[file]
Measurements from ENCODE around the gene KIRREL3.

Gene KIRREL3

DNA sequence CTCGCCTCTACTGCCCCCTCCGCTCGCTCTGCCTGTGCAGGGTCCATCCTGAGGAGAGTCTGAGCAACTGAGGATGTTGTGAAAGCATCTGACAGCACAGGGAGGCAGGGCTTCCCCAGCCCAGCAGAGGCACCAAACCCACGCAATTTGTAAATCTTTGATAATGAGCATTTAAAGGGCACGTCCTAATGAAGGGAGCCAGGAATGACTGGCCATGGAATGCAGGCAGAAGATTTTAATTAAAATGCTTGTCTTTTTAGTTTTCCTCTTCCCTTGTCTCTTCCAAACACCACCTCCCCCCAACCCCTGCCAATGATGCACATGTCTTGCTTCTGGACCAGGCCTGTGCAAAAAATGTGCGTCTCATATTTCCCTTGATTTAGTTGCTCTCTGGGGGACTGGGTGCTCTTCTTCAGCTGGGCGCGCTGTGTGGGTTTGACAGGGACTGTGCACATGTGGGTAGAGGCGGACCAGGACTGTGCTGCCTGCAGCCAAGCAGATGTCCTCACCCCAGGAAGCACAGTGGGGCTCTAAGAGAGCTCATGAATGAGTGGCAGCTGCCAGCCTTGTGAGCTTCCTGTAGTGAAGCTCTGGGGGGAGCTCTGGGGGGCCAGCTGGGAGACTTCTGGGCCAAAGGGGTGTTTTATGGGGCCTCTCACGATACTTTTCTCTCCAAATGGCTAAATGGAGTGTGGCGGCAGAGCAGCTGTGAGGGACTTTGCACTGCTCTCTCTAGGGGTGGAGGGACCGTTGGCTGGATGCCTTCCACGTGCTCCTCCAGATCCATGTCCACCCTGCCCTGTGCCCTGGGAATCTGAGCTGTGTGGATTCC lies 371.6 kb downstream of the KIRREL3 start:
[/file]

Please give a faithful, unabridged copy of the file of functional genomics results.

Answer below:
Measurements from ENCODE around the gene KIRREL3.

Gene KIRREL3

DNA sequence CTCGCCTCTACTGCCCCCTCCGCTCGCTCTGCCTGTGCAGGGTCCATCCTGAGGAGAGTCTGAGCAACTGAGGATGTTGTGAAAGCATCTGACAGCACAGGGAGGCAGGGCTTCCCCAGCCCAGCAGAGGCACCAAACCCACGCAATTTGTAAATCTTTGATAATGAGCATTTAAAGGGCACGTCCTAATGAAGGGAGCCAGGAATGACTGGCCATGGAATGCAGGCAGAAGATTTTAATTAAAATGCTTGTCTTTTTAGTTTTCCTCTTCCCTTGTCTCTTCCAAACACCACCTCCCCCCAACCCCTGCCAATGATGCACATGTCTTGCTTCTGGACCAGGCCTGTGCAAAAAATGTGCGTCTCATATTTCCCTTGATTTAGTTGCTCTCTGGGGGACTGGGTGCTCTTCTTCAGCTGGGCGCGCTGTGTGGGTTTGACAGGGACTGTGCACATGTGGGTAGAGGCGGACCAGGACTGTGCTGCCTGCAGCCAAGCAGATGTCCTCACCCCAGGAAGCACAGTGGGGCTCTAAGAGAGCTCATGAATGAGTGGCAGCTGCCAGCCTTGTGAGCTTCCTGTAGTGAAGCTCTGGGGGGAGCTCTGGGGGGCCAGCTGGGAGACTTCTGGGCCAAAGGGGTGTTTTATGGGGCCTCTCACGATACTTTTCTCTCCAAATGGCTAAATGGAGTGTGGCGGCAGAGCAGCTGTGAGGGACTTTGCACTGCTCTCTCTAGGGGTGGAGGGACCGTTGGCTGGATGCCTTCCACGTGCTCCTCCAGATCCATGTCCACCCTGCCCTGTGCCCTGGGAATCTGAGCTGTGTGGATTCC lies 371.6 kb downstream of the KIRREL3 start: